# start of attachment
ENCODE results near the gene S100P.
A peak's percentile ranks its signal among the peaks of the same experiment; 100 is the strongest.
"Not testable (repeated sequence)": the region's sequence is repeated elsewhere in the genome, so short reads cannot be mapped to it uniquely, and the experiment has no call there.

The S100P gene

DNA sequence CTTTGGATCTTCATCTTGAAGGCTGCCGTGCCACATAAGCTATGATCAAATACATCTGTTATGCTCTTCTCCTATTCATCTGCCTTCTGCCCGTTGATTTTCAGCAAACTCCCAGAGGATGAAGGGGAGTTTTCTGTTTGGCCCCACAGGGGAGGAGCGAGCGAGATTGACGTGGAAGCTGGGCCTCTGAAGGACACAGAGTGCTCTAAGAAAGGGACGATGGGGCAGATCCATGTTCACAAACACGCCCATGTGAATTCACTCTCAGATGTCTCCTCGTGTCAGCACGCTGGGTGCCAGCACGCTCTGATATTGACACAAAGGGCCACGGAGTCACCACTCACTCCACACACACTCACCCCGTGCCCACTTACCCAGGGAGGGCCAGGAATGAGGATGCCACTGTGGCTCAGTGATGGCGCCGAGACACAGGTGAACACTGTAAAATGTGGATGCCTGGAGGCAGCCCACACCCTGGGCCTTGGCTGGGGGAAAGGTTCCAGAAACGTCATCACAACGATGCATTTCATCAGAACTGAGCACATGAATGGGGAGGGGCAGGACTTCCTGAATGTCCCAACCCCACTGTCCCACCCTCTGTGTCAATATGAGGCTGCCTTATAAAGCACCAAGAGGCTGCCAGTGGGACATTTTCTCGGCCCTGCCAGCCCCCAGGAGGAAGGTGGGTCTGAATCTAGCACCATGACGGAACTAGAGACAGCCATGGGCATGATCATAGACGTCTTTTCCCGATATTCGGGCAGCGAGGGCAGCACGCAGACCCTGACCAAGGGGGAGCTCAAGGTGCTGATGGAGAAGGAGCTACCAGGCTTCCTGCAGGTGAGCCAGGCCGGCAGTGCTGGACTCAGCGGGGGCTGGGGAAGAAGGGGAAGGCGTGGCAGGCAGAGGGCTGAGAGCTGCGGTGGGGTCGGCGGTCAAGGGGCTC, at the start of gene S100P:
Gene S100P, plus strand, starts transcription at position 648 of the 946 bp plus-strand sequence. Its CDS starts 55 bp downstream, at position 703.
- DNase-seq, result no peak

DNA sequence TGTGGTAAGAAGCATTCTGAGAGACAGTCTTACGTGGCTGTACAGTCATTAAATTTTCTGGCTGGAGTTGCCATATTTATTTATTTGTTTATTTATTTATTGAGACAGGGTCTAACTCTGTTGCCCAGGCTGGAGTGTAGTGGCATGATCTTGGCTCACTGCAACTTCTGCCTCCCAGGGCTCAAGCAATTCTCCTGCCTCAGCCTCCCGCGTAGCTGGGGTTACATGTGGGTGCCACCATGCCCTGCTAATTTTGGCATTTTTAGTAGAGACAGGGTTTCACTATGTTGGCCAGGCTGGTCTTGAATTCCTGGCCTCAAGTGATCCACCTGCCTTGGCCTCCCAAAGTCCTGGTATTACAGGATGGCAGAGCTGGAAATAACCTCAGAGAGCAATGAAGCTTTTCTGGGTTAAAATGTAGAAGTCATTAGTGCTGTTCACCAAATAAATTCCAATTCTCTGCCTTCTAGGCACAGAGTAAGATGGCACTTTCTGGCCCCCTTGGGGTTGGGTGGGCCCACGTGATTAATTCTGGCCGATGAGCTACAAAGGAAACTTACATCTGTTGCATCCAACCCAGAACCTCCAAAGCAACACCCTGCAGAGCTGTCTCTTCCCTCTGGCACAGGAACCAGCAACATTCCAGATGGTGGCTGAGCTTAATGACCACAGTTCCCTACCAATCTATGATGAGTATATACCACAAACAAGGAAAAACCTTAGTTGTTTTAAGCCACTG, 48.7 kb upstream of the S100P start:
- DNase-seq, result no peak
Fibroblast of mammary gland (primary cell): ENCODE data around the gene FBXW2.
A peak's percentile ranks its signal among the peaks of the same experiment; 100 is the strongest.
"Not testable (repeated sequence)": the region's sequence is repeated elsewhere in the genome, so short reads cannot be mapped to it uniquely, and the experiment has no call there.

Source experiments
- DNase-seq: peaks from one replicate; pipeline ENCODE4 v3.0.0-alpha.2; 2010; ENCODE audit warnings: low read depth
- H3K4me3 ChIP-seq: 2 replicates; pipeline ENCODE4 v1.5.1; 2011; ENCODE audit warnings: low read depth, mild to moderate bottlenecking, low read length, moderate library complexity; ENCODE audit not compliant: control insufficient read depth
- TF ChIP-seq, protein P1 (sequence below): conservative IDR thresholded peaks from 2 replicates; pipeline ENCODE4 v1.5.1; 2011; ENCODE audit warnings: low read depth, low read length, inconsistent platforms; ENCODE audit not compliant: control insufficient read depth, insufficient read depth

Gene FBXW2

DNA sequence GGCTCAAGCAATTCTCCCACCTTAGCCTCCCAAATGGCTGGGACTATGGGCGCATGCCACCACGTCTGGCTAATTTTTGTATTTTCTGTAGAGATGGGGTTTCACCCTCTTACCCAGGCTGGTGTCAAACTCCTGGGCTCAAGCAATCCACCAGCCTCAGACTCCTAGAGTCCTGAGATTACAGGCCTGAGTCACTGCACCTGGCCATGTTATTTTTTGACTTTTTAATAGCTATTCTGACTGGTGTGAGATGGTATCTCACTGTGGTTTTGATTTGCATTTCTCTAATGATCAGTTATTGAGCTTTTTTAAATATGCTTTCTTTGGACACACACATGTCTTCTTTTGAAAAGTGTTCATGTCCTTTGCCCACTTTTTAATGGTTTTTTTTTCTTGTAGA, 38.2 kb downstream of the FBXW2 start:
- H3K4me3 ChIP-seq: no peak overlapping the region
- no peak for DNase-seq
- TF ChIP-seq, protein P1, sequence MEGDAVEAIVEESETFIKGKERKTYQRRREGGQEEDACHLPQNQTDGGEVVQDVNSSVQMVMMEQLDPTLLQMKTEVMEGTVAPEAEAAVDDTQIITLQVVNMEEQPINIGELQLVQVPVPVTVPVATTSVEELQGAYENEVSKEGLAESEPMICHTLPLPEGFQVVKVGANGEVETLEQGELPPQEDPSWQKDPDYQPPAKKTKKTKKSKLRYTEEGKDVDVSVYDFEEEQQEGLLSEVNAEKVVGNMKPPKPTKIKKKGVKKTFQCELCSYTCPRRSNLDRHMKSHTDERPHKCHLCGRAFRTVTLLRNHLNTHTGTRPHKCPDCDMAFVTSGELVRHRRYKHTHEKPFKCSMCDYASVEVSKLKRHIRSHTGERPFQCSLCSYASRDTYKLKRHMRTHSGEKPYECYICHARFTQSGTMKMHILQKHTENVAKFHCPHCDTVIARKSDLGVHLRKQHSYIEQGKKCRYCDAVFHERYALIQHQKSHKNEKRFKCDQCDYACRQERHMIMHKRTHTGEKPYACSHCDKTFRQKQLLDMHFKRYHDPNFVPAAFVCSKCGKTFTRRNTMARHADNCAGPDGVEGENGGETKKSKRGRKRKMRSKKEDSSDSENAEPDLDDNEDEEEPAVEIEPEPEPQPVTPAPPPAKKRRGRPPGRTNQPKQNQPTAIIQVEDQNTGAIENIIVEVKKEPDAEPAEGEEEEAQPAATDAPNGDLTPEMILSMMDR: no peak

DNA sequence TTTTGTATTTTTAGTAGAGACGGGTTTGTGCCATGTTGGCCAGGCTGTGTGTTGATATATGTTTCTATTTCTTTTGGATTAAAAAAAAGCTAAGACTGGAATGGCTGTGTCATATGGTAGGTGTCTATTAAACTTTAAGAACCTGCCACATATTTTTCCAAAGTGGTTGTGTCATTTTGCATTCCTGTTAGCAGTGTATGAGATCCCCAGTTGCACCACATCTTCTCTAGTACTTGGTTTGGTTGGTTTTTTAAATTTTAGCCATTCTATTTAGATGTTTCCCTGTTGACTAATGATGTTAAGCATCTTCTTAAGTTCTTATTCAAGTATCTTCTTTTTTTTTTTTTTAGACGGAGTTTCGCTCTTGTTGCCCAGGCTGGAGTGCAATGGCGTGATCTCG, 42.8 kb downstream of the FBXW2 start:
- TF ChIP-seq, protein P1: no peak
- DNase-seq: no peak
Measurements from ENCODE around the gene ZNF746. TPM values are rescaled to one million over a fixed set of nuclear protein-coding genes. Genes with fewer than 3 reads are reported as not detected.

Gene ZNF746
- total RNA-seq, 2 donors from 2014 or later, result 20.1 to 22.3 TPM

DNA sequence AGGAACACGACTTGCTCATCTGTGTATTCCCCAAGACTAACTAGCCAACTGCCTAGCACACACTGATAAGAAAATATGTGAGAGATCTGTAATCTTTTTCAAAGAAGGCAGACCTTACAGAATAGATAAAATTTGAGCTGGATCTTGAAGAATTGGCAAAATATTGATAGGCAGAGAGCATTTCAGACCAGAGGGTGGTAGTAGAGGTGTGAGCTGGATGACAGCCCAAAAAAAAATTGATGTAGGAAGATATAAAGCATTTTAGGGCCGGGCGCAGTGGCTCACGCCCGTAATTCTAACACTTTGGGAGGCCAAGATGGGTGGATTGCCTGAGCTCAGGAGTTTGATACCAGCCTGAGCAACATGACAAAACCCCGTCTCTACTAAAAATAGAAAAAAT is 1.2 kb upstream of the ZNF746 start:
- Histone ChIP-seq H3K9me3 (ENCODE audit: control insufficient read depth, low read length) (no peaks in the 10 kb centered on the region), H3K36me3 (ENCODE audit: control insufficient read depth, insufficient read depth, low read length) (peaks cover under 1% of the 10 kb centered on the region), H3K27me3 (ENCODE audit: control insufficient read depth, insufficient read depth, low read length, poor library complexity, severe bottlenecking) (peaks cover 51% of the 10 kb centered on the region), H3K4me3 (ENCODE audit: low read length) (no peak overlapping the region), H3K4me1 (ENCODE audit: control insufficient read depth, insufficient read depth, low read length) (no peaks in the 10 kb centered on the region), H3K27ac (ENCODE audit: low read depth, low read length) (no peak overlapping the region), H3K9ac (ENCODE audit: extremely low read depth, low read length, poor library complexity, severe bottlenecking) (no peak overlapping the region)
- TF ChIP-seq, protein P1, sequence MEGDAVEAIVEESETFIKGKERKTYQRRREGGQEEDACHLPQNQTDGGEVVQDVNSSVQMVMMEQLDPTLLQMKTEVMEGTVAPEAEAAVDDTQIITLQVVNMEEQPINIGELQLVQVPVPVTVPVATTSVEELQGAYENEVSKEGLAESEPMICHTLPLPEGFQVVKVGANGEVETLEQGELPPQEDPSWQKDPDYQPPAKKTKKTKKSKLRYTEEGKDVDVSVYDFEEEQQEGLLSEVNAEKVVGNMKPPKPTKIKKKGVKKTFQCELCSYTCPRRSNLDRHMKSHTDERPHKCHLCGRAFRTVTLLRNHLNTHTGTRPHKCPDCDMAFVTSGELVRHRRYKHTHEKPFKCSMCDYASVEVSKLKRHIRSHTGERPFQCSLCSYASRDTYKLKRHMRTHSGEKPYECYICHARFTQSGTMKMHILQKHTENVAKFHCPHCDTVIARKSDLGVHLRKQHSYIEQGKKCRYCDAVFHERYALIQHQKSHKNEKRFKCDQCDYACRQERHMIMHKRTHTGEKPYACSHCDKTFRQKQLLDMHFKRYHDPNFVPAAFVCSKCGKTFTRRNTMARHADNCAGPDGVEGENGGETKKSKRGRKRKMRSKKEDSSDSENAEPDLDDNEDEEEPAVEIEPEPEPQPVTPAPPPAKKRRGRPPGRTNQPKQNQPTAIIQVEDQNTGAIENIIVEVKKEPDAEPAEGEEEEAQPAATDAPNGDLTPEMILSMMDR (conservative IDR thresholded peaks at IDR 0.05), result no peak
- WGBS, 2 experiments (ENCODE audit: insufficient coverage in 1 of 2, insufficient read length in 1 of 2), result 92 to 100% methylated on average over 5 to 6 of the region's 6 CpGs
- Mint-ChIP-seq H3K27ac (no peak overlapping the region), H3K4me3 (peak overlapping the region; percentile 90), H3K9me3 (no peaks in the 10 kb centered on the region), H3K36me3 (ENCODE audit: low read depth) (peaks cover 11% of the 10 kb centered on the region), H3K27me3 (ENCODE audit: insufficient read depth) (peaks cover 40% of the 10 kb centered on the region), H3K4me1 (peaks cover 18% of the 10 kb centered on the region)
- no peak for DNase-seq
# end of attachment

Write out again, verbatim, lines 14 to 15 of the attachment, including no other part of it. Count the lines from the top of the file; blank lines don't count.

- DNase-seq: peaks from one replicate; pipeline ENCODE4 v3.0.0-alpha.2; 2010; ENCODE audit warnings: low read depth
- H3K4me3 ChIP-seq: 2 replicates; pipeline ENCODE4 v1.5.1; 2011; ENCODE audit warnings: low read depth, mild to moderate bottlenecking, low read length, moderate library complexity; ENCODE audit not compliant: control insufficient read depth